Here, there is no evidence that tenants are being coerced to waive the treble damages provision or that there is any collusion between the landlords and the tenants. The tenants by themselves, and in opposition to the landlords' wishes, are opting to waive treble damages because they believe they will be more protected through a class action that finds that deregulation was illegal and gives them compensation for the overcharges. This protects tenants and preserves rent regulation, fulfilling the most significant purpose of the RSL. The tenants' waiver here is unilateral, supported by court order, and made with representation by counsel.
As the lower courts noted, treble damages would be unavailable to the tenants because a finding of willfulness is generally not applicable to cases arising in the aftermath of Roberts. For Roberts cases, defendants followed the Division of Housing and Community Renewal's own guidance when deregulating the units, so there is little possibility of a finding of willfulness (Borden, 34 Misc.3d 1202[A], 2011 NY Slip Op 52322[U] [Sup Ct, NY County 2011]). Only after the Roberts decision did the DHCR's guidance become invalid.
Although the dissenters in Roberts predicted numerous cases would arise out of the Roberts decision, the ubiquity of the wrong must be addressed, and that their foresight has proved correct supports class certification for reasons of judicial economy.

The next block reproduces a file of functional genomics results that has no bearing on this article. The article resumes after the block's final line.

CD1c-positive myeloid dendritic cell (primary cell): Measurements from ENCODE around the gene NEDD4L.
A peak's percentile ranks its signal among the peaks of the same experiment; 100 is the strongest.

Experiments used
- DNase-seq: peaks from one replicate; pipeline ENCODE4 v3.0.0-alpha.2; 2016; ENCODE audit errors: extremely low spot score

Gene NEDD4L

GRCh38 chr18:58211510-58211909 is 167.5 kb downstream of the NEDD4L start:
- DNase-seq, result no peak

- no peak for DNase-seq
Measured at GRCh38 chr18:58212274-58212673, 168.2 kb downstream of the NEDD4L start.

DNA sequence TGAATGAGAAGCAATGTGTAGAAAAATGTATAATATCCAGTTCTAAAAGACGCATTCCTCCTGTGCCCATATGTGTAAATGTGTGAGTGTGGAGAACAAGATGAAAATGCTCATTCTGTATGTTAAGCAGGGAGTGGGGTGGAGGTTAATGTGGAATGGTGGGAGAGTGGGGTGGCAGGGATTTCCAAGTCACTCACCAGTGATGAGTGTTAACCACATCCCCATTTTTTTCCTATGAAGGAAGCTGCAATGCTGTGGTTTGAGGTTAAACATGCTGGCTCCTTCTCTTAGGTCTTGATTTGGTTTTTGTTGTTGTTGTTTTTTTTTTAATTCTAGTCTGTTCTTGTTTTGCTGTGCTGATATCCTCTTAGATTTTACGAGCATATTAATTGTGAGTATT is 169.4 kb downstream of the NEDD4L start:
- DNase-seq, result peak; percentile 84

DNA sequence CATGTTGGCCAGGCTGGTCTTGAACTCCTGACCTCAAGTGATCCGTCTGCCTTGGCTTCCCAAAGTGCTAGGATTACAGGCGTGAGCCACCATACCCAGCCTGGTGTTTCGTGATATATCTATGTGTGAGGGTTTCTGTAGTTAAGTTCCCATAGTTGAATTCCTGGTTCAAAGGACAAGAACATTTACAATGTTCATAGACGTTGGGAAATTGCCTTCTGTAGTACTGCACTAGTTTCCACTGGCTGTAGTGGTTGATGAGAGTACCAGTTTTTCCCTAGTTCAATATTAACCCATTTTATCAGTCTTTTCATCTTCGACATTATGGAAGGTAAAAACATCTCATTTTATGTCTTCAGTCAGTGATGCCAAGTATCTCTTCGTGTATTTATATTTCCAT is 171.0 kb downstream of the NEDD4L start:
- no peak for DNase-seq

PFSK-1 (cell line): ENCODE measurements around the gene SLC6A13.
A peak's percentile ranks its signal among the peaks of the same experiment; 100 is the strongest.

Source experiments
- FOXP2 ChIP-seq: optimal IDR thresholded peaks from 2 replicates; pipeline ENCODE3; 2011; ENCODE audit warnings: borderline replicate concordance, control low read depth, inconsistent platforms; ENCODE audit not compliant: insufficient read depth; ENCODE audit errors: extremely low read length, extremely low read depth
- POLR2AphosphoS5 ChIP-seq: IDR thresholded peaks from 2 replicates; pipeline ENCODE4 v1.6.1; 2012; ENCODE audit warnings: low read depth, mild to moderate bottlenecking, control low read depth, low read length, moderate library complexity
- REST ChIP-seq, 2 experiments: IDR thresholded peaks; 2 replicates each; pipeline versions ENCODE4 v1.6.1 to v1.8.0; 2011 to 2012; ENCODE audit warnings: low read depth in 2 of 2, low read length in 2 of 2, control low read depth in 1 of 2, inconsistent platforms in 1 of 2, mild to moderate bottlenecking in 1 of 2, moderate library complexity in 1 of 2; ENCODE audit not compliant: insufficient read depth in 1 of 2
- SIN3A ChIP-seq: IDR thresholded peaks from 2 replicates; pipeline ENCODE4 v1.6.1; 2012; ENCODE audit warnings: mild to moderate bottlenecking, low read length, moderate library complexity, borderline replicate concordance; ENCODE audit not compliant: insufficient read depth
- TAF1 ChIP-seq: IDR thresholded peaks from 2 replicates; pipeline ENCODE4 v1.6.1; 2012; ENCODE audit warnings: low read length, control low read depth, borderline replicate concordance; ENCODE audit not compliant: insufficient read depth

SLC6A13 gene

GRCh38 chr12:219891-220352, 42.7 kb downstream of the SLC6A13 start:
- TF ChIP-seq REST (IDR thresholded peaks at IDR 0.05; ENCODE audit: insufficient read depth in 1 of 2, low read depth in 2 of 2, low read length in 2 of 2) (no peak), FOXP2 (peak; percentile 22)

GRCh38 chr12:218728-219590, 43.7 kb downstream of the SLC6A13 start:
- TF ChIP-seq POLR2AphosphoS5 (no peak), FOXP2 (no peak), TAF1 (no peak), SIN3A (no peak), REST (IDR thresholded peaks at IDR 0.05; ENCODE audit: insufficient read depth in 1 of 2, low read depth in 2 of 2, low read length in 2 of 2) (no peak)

As to the question of whether the putative classes meet the standards for class certification, the nature of CPLR 901 (a) places determination of those factors "within the sound discretion of the trial court" (Small v Lorillard Tobacco Co., 94 N.Y.2d 43, 52-53 ) and "reviewable by us only for an abuse of discretion" (Corsello v Verizon NY, Inc., 18 N.Y.3d 777, 791 , rearg denied 19 N.Y.3d 937 ; City of New York v Maul, 14 N.Y.3d 499, 509 ). In Borden and Gudz, the courts below thoroughly evaluated the five prerequisites that CPLR 901 (a) requires to be satisfied before a class may be certified, and thus the Appellate Division did not abuse its discretion in affirming those determinations. The prerequisites are:
As to the first factor, numerosity, the legislature contemplated classes involving as few as 18 members (Mem of St Consumer Protection Bd at 8 n 11, Bill Jacket, L 1975, ch 207) where the members would have difficulty communicating with each other, such as where "barriers of distance, cost, language, income, education or lack of information prevent those who are aware of their rights from communicating with others similarly situated" (Mem of St Consumer Protection Bd at 3, Bill Jacket, L 1975, ch 207). Such reasoning would apply to the cases here, where tenants have moved out of the building. In these cases, the classes range in size from 53 to over 500 members, well above the numerosity threshold contemplated by the legislature and approved by courts (Consolidated Rail Corp. v Town of Hyde Park, 47 F.3d 473, 483 [2d Cir 1995] ["numerosity is presumed at a level of 40 members"]).